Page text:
Please use this identifier to cite or link to this item: http://ahro.austin.org.au/austinjspui/handle/1/11845
Title: Evaluation of rural stroke services: does implementation of coordinators and pathways improve care in rural hospitals?
Authors: Cadilhac, Dominique A;Purvis, Tara;Kilkenny, Monique F;Longworth, Mark;Mohr, Katherine;Pollack, Michael;Levi, Christopher R
Institutional Author: New South Wales Strokes Services Coordinating Commitee
Agency for Clinical Innovation
Affiliation: From the Translational Public Health Unit, Stroke and Ageing Research Centre, Department of Medicine, Southern Clinical School, Monash University, Clayton, Australia (D.A.C., T.P., M.K.); Stroke Division, Florey Institute of Neuroscience and Mental Health, Melbourne Brain Centre, Heidelberg, Australia (D.A.C., T.P., M.K.); Stroke Services New South Wales, New South Wales Agency for Clinical Innovation, New South Wales, Australia (M.L.); Wagga Wagga Base Hospital, Wagga Wagga, New South Wales, Australia (K.M.); Hunter Stroke Service, Hunter New England Area Health, Rankin Park Centre, New South Wales, Australia (M.P.); Centre for Brain and Mental Health Research, University of Newcastle and Hunter Medical Research Institute, New Lambton, New South Wales, Australia (C.L.); and John Hunter Hospital, Newcastle, New South Wales, Australia (C.L.).
Issue Date: 15-Aug-2013
Citation: Stroke; A Journal of Cerebral Circulation 2013; 44(10): 2848-53
Abstract: The quality of hospital care for stroke varies, particularly in rural areas. In 2007, funding to improve stroke care became available as part of the Rural Stroke Project (RSP) in New South Wales (Australia). The RSP included the employment of clinical coordinators to establish stroke units or pathways and protocols, and more clinical staff. We aimed to describe the effectiveness of RSP in improving stroke care and patient outcomes.A historical control cohort design was used. Clinical practice and outcomes at 8 hospitals were compared using 2 medical record reviews of 100 consecutive ischemic or intracerebral hemorrhage patients ≥12 months before RSP and 3 to 6 months after RSP was implemented. Descriptive statistics and multivariable analyses of patient outcomes are presented.pre-RSP n=750; mean age 74 (SD, 13) years; women 50% and post-RSP n=730; mean age 74 (SD, 13) years; women 46%. Many improvements in stroke care were found after RSP: access to stroke units (pre 0%; post 58%, P<0.001); use of aspirin within 24 hours of ischemic stroke (pre 59%; post 71%, P<0.001); use of care plans (pre 15%; post 63%, P<0.001); and allied health assessments within 48 hours (pre 65%; post 82% P<0.001). After implementation of the RSP, patients directly admitted to an RSP hospital were 89% more likely to be discharged home (adjusted odds ratio, 1.89; 95% confidence interval, 1.34-2.66).Investment in clinical coordinators who implemented organizational change, together with increased clinician resources, effectively improved stroke care in rural hospitals, resulting in more patients being discharged home.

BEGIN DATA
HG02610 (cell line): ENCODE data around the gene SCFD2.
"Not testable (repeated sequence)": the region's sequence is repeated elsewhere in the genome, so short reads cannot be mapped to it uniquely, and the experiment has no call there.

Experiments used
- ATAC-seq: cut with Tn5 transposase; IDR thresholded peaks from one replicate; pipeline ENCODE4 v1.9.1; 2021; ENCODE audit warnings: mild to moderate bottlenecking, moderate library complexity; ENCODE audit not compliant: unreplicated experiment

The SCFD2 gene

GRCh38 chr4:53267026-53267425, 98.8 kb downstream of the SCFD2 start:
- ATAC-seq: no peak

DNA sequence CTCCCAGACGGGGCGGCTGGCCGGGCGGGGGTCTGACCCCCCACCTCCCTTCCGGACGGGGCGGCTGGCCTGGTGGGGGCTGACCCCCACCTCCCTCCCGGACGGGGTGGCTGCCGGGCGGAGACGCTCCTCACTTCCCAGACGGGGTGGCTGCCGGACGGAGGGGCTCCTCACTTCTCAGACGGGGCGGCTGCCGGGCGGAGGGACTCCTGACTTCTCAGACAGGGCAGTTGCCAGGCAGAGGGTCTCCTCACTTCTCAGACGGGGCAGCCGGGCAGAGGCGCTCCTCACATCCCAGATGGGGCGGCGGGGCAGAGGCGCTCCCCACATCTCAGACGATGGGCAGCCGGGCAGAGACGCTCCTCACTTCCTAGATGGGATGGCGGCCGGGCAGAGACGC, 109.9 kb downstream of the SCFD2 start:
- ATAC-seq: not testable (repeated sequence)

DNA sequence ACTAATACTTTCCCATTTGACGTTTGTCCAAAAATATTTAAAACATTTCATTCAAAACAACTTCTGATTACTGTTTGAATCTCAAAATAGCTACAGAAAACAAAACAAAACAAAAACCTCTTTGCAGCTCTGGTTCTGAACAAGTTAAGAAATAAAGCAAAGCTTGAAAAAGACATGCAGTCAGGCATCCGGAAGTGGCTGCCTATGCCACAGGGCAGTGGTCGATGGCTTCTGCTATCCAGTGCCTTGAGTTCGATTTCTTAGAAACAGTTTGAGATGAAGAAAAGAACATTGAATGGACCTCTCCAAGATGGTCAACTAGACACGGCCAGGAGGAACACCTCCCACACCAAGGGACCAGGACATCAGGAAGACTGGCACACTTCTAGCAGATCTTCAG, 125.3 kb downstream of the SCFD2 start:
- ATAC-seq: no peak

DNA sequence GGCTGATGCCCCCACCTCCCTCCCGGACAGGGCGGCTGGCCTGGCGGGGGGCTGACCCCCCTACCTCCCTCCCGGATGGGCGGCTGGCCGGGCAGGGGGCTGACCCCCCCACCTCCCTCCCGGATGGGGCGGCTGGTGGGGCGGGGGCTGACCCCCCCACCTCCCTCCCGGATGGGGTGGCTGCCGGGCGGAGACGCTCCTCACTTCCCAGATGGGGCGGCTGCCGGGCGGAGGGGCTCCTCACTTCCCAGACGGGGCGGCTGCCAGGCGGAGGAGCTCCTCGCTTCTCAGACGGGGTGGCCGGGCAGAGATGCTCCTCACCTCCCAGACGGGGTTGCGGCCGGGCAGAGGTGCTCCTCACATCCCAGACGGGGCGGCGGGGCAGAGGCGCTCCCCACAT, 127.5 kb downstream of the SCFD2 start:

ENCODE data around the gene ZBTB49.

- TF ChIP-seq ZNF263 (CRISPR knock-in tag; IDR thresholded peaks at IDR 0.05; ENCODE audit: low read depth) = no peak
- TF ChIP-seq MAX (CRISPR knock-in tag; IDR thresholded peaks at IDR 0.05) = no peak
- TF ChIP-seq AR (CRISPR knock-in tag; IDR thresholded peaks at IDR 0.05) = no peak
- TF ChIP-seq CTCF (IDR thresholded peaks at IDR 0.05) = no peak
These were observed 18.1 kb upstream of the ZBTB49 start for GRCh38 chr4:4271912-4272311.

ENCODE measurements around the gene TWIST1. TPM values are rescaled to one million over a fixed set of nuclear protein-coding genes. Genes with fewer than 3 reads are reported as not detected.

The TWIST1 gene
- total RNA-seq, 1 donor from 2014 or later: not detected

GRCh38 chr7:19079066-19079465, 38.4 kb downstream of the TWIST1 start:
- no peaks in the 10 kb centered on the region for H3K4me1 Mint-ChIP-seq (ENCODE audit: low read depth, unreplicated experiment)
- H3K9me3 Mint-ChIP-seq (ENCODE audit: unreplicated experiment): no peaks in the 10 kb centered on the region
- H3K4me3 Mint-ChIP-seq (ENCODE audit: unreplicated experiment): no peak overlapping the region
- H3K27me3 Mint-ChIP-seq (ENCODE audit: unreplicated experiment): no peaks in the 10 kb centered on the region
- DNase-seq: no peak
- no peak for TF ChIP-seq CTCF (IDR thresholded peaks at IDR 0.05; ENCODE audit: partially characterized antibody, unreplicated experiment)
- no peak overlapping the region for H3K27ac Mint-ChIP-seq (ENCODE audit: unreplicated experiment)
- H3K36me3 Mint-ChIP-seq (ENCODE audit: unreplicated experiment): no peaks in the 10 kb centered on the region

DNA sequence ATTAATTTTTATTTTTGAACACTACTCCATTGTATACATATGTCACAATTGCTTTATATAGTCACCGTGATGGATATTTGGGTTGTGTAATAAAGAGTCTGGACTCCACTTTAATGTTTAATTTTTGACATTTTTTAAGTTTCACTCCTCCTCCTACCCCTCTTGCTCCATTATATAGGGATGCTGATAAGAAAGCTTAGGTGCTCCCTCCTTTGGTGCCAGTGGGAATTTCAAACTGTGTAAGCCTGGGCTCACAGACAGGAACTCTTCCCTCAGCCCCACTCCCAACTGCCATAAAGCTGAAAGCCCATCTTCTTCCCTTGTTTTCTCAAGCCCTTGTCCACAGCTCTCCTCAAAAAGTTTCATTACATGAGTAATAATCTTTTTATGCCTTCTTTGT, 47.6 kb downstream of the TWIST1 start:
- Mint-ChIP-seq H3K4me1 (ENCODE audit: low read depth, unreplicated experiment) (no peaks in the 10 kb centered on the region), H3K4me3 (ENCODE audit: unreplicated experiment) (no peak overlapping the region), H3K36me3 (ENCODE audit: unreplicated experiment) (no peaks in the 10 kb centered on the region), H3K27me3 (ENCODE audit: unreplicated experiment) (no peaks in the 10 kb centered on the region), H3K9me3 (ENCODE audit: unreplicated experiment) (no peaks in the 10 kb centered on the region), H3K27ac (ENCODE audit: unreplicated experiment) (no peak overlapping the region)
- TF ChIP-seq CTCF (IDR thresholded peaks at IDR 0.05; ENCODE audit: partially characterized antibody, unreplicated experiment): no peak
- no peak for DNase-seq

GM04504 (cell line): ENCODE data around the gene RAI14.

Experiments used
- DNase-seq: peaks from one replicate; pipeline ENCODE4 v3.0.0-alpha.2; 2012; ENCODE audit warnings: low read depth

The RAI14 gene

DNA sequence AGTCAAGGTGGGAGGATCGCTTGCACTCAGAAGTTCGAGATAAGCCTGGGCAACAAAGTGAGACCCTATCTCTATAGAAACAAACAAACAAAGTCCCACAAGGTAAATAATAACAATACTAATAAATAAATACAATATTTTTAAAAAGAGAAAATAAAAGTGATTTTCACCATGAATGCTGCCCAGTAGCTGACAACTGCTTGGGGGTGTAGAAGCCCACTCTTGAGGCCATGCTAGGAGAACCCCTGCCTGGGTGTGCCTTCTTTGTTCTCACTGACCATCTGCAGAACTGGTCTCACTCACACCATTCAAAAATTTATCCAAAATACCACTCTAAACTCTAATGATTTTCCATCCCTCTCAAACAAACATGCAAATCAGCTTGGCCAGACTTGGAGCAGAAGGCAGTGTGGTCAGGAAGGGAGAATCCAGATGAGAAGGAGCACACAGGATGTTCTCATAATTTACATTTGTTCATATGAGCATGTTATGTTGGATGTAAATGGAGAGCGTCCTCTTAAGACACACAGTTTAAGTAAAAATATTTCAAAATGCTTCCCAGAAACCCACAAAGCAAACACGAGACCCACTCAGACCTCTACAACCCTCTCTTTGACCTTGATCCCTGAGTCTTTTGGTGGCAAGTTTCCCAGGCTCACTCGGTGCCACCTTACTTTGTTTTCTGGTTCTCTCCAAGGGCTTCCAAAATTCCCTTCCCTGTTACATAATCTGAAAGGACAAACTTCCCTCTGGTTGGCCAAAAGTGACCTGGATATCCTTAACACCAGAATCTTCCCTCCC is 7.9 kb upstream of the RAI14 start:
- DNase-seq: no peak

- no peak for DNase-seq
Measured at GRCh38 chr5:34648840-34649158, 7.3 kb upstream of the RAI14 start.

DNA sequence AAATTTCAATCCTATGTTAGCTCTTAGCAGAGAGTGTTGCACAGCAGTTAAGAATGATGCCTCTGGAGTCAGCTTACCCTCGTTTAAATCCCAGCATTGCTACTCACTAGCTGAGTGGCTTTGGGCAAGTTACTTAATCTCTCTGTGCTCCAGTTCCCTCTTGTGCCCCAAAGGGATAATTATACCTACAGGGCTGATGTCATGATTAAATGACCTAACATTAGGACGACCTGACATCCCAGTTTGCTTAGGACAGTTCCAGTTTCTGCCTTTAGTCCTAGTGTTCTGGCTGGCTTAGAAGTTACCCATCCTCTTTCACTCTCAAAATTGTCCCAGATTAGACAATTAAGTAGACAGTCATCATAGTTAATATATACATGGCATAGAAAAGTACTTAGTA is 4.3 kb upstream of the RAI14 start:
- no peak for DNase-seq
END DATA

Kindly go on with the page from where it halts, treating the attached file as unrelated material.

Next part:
Internal ID Number: 23950561
URI: http://ahro.austin.org.au/austinjspui/handle/1/11845
DOI: 10.1161/STROKEAHA.113.001258
URL: http://www.ncbi.nlm.nih.gov/pubmed/23950561
Type: Journal Article
Subjects: coordinator
quality
stroke care
stroke delivery
stroke units
Clinical Audit
Delivery of Health Care.organization & administration.standards.trends
Efficiency, Organizational.standards.trends
Guidelines as Topic
Hospitals, Special.organization & administration.standards.trends
Humans
New South Wales
Retrospective Studies
Rural Health Services.organization & administration.standards.trends
Stroke.therapy
Appears in Collections:Journal articles

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